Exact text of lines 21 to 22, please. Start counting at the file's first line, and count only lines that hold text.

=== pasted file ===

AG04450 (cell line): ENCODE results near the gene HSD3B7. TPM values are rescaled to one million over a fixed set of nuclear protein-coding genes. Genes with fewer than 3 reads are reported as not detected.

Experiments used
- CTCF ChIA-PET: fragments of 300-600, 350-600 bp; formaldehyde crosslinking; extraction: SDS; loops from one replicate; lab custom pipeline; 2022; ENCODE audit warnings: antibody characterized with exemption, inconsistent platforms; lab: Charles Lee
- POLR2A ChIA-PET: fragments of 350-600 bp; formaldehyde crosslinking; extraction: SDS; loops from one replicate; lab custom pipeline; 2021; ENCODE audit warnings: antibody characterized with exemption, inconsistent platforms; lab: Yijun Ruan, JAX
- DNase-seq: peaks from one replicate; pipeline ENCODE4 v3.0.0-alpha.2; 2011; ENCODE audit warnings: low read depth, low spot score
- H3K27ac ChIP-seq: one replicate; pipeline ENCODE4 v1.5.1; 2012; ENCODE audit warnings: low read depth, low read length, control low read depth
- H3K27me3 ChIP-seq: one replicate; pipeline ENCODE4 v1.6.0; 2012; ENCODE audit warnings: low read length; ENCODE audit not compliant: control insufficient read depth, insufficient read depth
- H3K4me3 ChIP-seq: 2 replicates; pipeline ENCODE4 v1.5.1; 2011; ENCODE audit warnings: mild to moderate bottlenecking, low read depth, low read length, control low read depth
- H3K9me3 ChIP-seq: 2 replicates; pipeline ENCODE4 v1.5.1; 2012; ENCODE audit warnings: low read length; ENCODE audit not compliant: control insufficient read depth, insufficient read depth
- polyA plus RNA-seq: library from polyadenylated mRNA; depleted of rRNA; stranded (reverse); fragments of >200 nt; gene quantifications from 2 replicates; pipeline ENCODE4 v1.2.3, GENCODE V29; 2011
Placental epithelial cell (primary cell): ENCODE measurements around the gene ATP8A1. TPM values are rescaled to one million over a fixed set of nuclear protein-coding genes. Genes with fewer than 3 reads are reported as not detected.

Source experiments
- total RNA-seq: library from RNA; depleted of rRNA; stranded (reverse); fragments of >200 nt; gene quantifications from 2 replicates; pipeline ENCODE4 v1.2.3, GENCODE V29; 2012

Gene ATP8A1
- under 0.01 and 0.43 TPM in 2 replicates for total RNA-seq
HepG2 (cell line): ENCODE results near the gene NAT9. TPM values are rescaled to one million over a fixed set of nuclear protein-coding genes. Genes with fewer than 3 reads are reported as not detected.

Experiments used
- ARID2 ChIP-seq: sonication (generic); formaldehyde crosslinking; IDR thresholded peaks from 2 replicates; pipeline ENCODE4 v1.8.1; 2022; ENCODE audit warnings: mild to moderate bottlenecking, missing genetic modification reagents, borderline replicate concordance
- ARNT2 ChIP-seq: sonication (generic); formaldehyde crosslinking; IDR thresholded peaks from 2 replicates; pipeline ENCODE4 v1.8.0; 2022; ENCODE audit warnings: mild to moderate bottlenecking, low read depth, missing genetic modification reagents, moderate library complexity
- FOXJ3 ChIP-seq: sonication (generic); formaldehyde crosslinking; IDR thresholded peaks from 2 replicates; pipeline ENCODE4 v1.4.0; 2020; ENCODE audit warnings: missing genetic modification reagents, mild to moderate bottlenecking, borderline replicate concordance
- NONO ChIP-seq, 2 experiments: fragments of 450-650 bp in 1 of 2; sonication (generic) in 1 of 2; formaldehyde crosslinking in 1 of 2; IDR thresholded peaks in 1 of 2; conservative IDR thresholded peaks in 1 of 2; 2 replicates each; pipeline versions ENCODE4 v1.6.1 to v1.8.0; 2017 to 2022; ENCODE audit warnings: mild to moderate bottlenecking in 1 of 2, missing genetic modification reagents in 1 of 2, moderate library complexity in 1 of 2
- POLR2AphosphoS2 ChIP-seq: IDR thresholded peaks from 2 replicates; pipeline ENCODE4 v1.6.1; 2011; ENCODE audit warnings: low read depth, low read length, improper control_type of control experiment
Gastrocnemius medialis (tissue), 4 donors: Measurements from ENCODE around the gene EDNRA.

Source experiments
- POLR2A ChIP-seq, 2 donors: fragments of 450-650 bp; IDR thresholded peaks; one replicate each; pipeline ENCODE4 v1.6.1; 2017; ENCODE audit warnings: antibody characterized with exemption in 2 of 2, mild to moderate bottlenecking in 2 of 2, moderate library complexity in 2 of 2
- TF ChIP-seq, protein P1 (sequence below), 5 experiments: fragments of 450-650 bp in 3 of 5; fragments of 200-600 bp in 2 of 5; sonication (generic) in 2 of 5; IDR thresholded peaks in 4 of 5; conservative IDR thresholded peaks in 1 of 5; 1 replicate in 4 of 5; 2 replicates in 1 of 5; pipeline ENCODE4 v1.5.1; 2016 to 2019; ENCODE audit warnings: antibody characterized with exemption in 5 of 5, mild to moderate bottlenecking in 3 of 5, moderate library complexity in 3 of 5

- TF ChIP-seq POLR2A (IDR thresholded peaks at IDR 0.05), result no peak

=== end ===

- NONO ChIP-seq, 2 experiments: fragments of 450-650 bp in 1 of 2; sonication (generic) in 1 of 2; formaldehyde crosslinking in 1 of 2; IDR thresholded peaks in 1 of 2; conservative IDR thresholded peaks in 1 of 2; 2 replicates each; pipeline versions ENCODE4 v1.6.1 to v1.8.0; 2017 to 2022; ENCODE audit warnings: mild to moderate bottlenecking in 1 of 2, missing genetic modification reagents in 1 of 2, moderate library complexity in 1 of 2
- POLR2AphosphoS2 ChIP-seq: IDR thresholded peaks from 2 replicates; pipeline ENCODE4 v1.6.1; 2011; ENCODE audit warnings: low read depth, low read length, improper control_type of control experiment